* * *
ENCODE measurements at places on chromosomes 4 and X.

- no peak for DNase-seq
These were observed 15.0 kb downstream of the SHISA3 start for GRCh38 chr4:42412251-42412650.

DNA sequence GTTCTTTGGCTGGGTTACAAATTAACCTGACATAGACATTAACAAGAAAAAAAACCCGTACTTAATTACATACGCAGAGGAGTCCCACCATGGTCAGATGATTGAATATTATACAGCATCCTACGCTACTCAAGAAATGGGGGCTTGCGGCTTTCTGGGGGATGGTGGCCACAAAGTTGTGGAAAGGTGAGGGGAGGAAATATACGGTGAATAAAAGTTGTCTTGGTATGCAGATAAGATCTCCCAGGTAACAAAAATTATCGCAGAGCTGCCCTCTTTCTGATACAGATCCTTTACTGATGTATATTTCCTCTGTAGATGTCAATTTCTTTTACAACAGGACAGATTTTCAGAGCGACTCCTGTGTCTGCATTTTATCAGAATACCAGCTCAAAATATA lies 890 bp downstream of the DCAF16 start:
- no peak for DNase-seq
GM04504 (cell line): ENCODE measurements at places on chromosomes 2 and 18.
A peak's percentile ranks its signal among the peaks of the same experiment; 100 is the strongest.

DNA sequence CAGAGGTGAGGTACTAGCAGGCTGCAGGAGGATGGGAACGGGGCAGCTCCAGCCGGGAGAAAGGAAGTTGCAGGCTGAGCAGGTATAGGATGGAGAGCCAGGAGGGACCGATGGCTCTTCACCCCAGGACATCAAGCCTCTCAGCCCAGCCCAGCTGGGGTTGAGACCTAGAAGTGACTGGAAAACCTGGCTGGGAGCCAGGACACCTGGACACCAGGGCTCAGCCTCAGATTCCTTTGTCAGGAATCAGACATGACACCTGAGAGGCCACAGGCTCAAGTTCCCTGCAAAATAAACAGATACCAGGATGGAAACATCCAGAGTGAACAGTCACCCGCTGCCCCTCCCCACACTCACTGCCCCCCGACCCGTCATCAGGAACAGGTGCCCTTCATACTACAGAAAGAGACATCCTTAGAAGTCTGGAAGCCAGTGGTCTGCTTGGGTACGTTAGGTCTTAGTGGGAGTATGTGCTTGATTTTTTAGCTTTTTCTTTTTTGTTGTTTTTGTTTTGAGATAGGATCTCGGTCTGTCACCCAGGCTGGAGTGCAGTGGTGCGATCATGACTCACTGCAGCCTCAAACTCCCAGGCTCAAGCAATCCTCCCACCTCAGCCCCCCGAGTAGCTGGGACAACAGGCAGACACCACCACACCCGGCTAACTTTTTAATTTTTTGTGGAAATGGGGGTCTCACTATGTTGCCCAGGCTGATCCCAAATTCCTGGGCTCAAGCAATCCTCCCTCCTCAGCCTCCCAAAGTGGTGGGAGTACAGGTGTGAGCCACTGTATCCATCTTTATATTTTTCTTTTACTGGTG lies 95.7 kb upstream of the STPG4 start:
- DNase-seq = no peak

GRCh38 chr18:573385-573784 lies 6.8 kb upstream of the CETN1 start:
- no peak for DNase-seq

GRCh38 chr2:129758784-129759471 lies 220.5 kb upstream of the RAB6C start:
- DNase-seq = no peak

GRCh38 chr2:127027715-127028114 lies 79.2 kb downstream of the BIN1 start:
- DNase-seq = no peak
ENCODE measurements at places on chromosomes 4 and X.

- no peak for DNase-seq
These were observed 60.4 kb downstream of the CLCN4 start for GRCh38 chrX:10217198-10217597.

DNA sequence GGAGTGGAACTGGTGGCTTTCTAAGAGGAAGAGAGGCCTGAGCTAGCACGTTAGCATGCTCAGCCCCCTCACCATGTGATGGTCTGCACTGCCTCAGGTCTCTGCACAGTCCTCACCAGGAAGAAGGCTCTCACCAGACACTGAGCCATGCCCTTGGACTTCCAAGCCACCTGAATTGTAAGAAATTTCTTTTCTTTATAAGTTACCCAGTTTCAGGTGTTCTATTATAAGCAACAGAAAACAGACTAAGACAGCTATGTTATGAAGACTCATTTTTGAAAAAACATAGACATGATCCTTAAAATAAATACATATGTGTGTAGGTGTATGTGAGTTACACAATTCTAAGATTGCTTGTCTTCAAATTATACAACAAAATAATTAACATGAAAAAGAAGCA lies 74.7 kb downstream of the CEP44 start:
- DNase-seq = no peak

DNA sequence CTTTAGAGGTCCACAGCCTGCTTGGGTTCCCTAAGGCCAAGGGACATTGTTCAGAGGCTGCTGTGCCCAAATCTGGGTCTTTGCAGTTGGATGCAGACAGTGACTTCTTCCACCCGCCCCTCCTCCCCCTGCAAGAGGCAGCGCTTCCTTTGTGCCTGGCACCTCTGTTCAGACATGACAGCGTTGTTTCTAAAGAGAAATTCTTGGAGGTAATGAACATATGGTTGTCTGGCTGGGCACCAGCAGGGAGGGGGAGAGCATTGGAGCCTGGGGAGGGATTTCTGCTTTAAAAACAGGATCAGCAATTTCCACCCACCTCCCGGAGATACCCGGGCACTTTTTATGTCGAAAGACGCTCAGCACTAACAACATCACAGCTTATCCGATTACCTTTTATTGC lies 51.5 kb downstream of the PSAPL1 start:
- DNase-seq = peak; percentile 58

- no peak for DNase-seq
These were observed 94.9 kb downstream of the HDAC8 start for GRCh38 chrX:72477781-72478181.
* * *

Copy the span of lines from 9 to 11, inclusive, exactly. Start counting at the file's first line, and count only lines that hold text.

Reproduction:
- DNase-seq = no peak

GRCh38 chr18:573385-573784 lies 6.8 kb upstream of the CETN1 start:
- no peak for DNase-seq